Driverless cars used to be confined to the realm of science fiction, but now they are coming to a road near you, with the likes of Tesla, Mercedes-Benz, BMW, Google and Audi among the companies with systems ready to deploy.
From reducing the number of accidents, to improving emissions compliance and easing congestion, the driverless revolution has begun, and that includes trials in various locations around the world.
In the UK, Bristol and Greenwich are examining the challenges of bringing fully automated vehicles on to the UK’s roads, whilst Coventry and Milton Keynes will also host tests involving Lutz podcars. In addition, very soon Volvo will be testing driverless cars in London in what it describes as its "most ambitious" trial ever.
Lasting for 18 to 36 months, these tests will also analyse the legal and insurance implications of driverless cars.
The driverless technology industry is expected to be worth £900 billion globally by 2025 and is currently growing by 16 per cent a year.
Plus machines are much better at following rules than humans; motorway signs advising drivers to slow down or not change lane to avoid creating jams are often ignored by motorists – not so a computer.
So how do driverless cars work? There are several systems that work in conjunction with each other to control a driverless car.
1. Radar sensors dotted around the car monitor the position of vehicles nearby.
2. Video cameras detect traffic lights, read road signs and keep track of other vehicles, while also looking out for pedestrians and other obstacles.
3. Lidar sensors help to detect the edges of roads and identify lane markings by bouncing pulses of light off the car’s surroundings.
Ultrasonic sensors in the wheels can detect the position of curbs and other vehicles when parking.
Finally, a central computer analyses all of the data from the various sensors to manipulate the steering, acceleration and braking.
This is just the start. It’ll be five years from now before fully autonomous driving starts to become a reality and you can take your hands off the wheel to, for example, watch a YouTube video or, if you’re feeling quaint, read a book. It’s not only legislation that needs to change to allow this; cars will have to adopt what Thatcham describes as a “full sensor pack”, including radars, cameras and laser scanners, which will allow them to “build up a complete picture of the immediate road and traffic environment and to use lateral steering adjustments and longitudinal braking and acceleration inputs to navigate safely within it.”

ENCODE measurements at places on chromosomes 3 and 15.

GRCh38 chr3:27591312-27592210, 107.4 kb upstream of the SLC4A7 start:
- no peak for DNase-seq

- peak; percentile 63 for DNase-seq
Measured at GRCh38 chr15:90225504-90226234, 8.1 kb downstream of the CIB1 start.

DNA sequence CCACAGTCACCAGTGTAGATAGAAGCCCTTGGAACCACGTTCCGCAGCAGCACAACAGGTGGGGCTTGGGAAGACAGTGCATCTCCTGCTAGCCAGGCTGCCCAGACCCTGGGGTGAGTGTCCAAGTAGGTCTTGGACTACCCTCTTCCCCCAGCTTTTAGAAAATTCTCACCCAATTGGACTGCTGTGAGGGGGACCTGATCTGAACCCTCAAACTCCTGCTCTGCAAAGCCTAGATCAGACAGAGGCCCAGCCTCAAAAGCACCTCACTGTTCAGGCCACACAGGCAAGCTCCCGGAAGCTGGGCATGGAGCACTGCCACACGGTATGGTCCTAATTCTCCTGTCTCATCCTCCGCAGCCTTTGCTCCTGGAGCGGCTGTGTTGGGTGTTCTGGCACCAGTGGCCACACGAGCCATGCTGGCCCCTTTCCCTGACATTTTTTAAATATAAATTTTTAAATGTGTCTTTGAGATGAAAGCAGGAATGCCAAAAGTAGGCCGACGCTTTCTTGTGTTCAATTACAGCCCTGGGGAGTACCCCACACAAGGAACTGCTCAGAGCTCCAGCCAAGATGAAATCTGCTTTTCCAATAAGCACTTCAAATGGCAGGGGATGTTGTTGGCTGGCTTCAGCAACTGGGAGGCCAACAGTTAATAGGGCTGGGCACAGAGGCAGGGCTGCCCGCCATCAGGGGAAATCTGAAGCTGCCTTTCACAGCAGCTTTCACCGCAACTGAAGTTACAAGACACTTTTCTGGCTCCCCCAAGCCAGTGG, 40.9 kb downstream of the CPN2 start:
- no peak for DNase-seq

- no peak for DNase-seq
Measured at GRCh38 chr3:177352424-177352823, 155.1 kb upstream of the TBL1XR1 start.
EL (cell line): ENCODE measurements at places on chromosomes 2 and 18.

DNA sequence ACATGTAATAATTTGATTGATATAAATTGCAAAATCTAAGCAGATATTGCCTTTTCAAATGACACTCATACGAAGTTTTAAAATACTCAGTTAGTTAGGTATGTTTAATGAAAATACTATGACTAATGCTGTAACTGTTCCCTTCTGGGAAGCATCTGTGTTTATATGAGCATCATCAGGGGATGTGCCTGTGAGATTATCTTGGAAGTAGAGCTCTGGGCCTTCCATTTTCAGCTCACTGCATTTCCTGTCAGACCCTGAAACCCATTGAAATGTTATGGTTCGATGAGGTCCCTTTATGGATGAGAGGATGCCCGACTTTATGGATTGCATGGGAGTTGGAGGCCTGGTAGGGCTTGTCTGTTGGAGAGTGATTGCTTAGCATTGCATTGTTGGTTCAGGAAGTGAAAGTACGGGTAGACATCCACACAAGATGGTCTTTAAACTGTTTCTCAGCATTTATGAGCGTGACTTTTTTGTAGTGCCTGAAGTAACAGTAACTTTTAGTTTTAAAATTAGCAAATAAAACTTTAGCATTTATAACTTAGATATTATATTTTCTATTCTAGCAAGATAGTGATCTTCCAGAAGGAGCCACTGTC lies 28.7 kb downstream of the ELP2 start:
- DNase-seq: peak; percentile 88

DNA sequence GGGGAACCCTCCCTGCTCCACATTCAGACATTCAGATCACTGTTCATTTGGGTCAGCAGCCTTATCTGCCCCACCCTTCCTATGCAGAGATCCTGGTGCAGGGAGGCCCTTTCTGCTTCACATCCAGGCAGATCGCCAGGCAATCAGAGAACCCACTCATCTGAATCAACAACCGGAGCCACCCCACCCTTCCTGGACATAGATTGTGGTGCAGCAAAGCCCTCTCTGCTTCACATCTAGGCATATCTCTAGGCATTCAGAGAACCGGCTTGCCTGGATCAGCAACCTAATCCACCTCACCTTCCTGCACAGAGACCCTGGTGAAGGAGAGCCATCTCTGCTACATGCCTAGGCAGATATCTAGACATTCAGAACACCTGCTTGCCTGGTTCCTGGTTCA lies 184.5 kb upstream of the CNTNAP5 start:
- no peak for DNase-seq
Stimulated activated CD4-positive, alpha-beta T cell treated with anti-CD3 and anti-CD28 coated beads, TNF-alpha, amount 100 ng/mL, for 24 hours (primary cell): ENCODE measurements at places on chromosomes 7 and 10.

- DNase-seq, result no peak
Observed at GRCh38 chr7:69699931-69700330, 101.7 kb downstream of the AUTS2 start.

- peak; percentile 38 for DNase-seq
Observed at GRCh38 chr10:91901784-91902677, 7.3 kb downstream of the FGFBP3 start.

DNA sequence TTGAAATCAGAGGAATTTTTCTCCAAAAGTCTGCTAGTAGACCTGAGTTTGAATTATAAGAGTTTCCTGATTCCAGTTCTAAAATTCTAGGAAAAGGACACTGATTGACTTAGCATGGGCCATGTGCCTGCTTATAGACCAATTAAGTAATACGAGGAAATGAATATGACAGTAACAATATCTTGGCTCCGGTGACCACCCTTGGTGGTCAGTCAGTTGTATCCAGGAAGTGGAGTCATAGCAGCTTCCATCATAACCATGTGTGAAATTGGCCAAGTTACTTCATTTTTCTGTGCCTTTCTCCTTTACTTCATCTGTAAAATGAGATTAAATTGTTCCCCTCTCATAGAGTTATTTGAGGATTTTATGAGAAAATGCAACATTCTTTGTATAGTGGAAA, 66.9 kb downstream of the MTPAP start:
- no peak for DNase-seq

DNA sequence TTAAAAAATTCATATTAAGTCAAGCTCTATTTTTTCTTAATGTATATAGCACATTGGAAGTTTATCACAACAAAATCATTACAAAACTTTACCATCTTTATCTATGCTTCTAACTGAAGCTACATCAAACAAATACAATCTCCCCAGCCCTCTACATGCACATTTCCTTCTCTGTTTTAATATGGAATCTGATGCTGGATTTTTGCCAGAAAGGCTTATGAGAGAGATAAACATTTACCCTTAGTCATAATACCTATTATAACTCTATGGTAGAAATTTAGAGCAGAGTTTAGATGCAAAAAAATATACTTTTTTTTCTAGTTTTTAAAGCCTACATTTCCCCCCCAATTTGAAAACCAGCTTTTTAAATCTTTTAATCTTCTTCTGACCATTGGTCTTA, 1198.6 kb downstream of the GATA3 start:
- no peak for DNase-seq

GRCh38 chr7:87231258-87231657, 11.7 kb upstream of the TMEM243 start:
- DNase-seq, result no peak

Fast forward to 2025. Welcome to the future, where cars drive themselves, not only on motorways, but from your house to the office or shops, to see friends or just to escape the kids for some peace and quiet. All typical driving environments will be covered, says Thatcham, and cars will be able to negotiate not only traffic lights, but junctions and roundabouts as well.
In addition to sensors and radars, vehicles will feature full connectivity with each other and the road infrastructure, allowing them to take traffic conditions into account when planning your route.
It is expected that the driver will not need to touch the controls for the entirety of their journey.
Driverless cars are not purely about technological progression. There is sound economics behind it too. In fact, on an average cars sit idle for 95 per cent of the time and considering that the world has 1,200,000,000 cars this is a mind boggling level of inefficiency. Also, cars amount for 22 per cent of all emissions globally, so there is a strong environmental reason in being able to reduce their numbers. Another small detail, is that the world has more parking space than cars. As the number of cars go up there is a huge capital cost incurred in increasing the parking slots available. Reducing the number of cars helps cut this investment in the long run.